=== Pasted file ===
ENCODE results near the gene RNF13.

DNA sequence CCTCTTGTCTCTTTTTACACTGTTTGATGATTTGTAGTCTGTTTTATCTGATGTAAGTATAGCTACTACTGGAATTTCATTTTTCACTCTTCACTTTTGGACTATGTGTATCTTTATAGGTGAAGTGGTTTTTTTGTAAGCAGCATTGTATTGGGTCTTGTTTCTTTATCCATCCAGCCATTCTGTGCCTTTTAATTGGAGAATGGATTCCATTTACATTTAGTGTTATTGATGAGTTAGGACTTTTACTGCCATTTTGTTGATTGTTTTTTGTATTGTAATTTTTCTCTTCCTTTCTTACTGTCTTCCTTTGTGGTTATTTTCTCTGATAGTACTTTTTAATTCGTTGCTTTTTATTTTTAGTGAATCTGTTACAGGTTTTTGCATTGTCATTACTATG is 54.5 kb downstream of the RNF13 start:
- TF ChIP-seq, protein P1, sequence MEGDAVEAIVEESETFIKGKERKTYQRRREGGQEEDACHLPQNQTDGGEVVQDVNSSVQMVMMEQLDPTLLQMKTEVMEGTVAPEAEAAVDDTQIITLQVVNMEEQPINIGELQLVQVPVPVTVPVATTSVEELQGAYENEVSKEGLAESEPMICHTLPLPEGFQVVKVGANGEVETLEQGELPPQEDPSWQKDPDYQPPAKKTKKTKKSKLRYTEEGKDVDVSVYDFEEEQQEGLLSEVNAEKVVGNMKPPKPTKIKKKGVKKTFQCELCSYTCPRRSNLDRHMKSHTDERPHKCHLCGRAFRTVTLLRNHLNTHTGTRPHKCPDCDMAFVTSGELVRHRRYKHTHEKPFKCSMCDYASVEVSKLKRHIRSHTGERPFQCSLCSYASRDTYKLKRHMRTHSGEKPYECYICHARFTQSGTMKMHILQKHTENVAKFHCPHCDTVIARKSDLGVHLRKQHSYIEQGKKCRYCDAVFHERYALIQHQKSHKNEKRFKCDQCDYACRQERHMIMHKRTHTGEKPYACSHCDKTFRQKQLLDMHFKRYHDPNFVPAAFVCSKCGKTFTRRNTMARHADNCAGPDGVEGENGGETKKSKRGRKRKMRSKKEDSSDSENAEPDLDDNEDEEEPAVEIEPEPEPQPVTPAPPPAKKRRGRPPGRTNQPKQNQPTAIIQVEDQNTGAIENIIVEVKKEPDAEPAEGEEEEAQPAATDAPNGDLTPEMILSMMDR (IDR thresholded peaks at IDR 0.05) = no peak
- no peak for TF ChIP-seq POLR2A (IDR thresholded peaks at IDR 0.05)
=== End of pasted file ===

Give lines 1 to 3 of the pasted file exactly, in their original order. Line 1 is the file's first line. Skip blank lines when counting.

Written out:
ENCODE results near the gene RNF13.

DNA sequence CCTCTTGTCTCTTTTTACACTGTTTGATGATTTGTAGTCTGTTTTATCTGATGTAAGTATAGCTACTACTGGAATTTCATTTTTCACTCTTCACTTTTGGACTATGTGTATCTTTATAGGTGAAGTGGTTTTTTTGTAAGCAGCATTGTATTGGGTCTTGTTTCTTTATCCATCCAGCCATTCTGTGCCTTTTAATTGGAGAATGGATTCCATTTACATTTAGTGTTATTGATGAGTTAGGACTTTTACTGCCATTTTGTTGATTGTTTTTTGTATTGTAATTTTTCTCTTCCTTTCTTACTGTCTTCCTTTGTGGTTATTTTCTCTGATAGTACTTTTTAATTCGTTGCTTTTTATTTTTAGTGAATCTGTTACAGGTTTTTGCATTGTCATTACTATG is 54.5 kb downstream of the RNF13 start:
- TF ChIP-seq, protein P1, sequence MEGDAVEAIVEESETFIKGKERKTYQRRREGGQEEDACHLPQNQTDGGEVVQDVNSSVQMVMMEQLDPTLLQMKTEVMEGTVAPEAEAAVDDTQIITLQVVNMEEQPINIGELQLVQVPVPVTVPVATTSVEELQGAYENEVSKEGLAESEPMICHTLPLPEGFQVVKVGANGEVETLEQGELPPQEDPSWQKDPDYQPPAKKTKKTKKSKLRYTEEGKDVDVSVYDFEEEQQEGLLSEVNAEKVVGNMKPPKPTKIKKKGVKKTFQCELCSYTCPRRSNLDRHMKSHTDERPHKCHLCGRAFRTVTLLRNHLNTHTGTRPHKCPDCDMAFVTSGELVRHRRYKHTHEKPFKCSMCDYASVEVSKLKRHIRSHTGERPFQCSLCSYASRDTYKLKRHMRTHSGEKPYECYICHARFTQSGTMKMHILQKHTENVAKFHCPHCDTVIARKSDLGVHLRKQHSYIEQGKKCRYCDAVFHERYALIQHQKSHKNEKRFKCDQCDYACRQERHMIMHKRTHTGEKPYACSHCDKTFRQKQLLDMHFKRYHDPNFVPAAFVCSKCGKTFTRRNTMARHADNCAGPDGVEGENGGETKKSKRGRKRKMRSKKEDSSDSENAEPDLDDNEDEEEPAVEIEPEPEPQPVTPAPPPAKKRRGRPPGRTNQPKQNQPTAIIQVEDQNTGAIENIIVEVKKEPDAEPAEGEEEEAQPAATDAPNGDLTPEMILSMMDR (IDR thresholded peaks at IDR 0.05) = no peak